By NICK THOMAS
You would think appearing in three popular John Wayne westerns in the space of two years would ignite a young actor’s career, especially if the actor’s father was Robert Mitchum. And in the early 1970s, Hollywood did indeed seem ready to welcome a new Mitchum to the big screen.
“After ‘Big Jake’ I was on Johnny Carson’s show several times, I was one of Box Office Magazine’s top new actors, and was twice on the cover of Seventeen magazine,” said Chris Mitchum from Santa Barbara. “Then suddenly, I couldn’t get a job in Hollywood and even my agent didn’t know why.”
So when an offer came to star in a film overseas, Chris accepted.
“I went to Spain and made ‘Summertime Killer’ in 1972 with Karl Malden and Olivia Hussey,” he explained. “It was very popular in Europe and Asia, and led to more work offers over there.”
At the time, French actor Alain Delon was a top star in Europe, although he was little known in the U.S.
“He was No. 1, and Clint Eastwood, Charles Bronson and myself were 2, 3 or 4 in Europe depending on who had the most recent release,” said Mitchum, who still recalls a publicity tour in Japan for “Summertime Killer.”
“I arrived in Osaka where a wall of police with riot shields lined up to keep back some 2,000 fans trying to see me as I got off the train. It was just crazy.”
After returning to America, Chris interviewed for the 1973 crime comedy “Steelyard Blues.”
“The casting director took one look at me and said ‘Oh, you’re that Chris Mitchum, I can’t hire you,’” he said. “When I asked why not, she said ‘Because you worked with John Wayne.’”
Wayne was a well-known conservative and seen as a supporter of the Vietnam War by the ‘60s anti-war movement, especially after his 1969 film “The Green Berets,” which critics regarded as a propaganda film.
But Wayne was too big to take down — as large in life as he was on screen.
“So liberal Hollywood went after actors who worked with him, and I was blacklisted,” Chris said. “But Duke loved our troops and couldn’t do enough for them. Today, people understand that you can support our troops but not a war. That wasn’t so clear-cut during Vietnam.”
Like Wayne, Chris’ dad was also politically conservative.
“He was also a radical,” Chris said. “In fact, Hollywood never really understood my father because of his disdain for Hollywood ‘games’ like campaigning for Oscars.”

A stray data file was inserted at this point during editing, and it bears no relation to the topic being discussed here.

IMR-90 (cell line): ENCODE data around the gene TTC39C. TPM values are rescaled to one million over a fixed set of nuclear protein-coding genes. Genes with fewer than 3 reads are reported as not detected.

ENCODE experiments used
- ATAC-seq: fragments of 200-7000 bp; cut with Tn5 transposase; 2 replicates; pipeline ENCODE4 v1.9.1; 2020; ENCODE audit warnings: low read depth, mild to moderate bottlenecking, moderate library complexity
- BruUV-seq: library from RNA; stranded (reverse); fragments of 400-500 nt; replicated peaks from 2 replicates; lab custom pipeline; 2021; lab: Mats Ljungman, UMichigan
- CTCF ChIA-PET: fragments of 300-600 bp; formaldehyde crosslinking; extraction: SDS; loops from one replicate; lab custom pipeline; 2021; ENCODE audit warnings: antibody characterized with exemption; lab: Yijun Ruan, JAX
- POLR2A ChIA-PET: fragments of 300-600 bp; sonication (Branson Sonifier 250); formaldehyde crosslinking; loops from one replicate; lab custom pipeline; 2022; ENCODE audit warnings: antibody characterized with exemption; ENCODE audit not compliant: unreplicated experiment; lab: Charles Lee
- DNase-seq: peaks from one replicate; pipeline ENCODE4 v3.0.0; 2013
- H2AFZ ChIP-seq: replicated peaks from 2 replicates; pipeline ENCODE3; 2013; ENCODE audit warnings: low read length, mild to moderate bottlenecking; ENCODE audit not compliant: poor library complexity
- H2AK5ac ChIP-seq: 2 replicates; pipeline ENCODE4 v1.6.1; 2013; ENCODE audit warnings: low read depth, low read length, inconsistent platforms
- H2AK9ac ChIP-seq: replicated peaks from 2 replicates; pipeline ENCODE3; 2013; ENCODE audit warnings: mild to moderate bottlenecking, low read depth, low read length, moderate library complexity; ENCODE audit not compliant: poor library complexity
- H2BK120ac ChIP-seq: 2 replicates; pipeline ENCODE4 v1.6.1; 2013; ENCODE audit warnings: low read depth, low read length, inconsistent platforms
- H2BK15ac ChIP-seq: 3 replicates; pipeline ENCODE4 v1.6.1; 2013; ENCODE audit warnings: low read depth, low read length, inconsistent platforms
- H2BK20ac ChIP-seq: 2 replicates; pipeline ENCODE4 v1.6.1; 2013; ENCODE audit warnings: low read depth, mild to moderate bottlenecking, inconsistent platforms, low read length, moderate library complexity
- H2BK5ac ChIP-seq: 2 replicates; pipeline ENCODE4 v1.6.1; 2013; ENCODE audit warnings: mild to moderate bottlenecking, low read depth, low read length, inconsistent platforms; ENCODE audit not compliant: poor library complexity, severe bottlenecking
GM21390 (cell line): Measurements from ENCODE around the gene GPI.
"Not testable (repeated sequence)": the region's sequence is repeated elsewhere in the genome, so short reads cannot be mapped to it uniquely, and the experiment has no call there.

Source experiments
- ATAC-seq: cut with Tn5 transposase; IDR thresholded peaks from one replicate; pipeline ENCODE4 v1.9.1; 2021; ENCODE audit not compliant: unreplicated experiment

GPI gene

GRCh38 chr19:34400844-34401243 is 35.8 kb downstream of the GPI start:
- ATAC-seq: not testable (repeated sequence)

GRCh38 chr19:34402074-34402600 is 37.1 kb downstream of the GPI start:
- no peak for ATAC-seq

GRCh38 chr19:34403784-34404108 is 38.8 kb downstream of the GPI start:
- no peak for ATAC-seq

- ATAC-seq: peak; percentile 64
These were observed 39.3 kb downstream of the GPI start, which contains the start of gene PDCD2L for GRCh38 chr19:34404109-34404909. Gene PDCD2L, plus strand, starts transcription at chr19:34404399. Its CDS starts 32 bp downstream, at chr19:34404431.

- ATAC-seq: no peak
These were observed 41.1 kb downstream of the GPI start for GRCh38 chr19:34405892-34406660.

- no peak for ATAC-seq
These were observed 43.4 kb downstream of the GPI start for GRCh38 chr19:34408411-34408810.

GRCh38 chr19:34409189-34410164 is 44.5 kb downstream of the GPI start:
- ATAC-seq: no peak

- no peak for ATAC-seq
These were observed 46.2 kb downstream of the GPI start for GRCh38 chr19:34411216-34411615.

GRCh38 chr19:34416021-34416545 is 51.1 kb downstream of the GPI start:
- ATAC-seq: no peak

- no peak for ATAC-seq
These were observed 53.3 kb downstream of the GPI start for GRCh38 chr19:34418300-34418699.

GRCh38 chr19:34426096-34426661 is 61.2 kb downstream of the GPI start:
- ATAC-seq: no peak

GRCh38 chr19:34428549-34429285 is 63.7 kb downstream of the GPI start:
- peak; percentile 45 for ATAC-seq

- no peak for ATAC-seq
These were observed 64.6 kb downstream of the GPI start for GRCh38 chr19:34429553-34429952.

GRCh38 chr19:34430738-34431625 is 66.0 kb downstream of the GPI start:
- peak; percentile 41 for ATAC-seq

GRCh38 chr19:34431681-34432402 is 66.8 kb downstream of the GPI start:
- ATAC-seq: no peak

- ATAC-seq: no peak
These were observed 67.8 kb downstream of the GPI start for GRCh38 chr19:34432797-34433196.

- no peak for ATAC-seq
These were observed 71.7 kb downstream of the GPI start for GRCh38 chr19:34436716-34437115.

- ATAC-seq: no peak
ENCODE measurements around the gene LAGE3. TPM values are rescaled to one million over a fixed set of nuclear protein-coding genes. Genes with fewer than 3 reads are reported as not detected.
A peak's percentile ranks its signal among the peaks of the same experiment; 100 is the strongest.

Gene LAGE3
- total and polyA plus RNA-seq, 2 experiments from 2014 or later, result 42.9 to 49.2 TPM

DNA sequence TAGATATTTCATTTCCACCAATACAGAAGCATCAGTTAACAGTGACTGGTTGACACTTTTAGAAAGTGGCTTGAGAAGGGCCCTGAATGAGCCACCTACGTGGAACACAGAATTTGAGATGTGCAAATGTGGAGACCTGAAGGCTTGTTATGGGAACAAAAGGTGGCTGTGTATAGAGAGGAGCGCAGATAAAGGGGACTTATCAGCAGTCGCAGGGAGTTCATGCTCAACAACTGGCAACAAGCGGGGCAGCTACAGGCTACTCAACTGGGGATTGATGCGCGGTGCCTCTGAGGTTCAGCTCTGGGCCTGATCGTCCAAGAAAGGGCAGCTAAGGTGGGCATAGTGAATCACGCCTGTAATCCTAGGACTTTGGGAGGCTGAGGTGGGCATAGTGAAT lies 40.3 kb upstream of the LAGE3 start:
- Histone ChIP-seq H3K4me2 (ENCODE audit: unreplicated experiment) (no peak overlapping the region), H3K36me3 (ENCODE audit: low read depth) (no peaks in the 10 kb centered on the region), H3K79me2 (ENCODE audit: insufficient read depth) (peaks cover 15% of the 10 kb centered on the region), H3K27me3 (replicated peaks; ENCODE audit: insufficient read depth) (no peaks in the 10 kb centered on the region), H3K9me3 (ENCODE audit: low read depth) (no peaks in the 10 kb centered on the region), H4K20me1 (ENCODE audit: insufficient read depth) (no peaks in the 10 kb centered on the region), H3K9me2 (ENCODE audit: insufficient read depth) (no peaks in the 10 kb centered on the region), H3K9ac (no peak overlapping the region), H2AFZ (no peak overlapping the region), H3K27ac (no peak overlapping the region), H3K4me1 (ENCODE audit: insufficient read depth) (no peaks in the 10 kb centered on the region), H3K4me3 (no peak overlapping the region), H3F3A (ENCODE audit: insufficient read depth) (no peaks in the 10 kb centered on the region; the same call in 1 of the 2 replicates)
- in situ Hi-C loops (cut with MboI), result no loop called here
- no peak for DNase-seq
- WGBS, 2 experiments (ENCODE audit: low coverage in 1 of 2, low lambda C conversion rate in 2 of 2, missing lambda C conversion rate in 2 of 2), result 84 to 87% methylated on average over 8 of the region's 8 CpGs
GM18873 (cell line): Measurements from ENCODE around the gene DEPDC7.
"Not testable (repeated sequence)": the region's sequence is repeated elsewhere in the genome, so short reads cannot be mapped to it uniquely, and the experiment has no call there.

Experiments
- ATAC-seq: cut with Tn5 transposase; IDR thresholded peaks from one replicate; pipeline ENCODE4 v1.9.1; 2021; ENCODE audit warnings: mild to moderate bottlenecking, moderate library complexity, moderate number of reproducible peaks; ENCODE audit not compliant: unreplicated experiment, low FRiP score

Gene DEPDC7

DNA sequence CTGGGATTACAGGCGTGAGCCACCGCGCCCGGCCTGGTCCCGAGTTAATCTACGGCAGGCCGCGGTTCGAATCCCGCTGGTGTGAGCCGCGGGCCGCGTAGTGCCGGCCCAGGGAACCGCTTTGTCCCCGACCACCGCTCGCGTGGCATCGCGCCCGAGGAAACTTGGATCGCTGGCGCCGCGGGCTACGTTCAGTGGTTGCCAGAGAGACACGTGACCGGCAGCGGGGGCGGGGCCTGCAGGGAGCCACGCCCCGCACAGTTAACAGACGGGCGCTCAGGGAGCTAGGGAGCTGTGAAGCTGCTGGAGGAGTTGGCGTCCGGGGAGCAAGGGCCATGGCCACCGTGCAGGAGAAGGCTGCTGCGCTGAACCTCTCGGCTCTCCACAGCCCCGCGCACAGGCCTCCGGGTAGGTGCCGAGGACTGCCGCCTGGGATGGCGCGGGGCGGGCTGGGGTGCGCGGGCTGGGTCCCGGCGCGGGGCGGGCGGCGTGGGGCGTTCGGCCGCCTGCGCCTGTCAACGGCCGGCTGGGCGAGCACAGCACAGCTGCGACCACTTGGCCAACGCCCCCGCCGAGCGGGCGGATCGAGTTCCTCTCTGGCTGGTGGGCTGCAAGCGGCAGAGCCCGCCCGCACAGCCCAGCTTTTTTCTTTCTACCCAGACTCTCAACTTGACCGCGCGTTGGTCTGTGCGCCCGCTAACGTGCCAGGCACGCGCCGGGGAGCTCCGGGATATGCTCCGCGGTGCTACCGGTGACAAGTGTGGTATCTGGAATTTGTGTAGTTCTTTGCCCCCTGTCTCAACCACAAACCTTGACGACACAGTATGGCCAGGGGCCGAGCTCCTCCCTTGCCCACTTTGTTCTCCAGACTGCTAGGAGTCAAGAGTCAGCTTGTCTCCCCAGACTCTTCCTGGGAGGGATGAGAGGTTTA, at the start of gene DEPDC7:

Nor did his dad always display tolerance for authority.
“He used to drive up and down Sunset Boulevard at 100 mph — he had a wall covered with speeding tickets! One day, he was in his ’52 XK120 Jaguar and got pulled over. Recognizing him, the cops called up their buddies to come over and meet Robert Mitchum. But dad was in a hurry and getting impatient, so he just took off. They arrested him and it was front-page news the next day. I was kicked out of elementary school to avoid any future bad publicity,” Chris said.
In the 1970s, Chris continued to star in overseas productions, but also returned to work in America starring in “Stingray” (1978), “The One Man Jury” (1978) and “The Day Time Ended” (1979).
“I also had nine films published overseas, and am currently writing a murder mystery that was put on hold while I ran for Congress last year,” Chris said.
While his own star status in the U.S. fell far short of his dad’s, Mitchum accepted the challenges of being the son of a Hollywood icon.
“I don’t believe I ever got an acting job because I was Robert Mitchum’s son,” he said. “In fact, I had to be better than anyone else auditioning for a part so they would hire me because of my performance rather than who I was.”
And even though his father never told him so directly, he knew his dad was proud of his achievements.
“I heard it from many friends and people he worked with over the years,” he said.
Chris also remembers a story his father would relate after returning from making “The Yakuza” in Japan in 1974.
“During that trip, a girl came up to him and asked, ‘Are you Chris Mitchum’s father? Can you get me his autograph?’” Chris recalled. “He loved telling that story.”
(Nick Thomas teaches at Auburn University at Montgomery, Alabama, and has written features, columns and interviews for more than 550 magazines and newspapers. Follow on Twitter @TinseltownTalks.)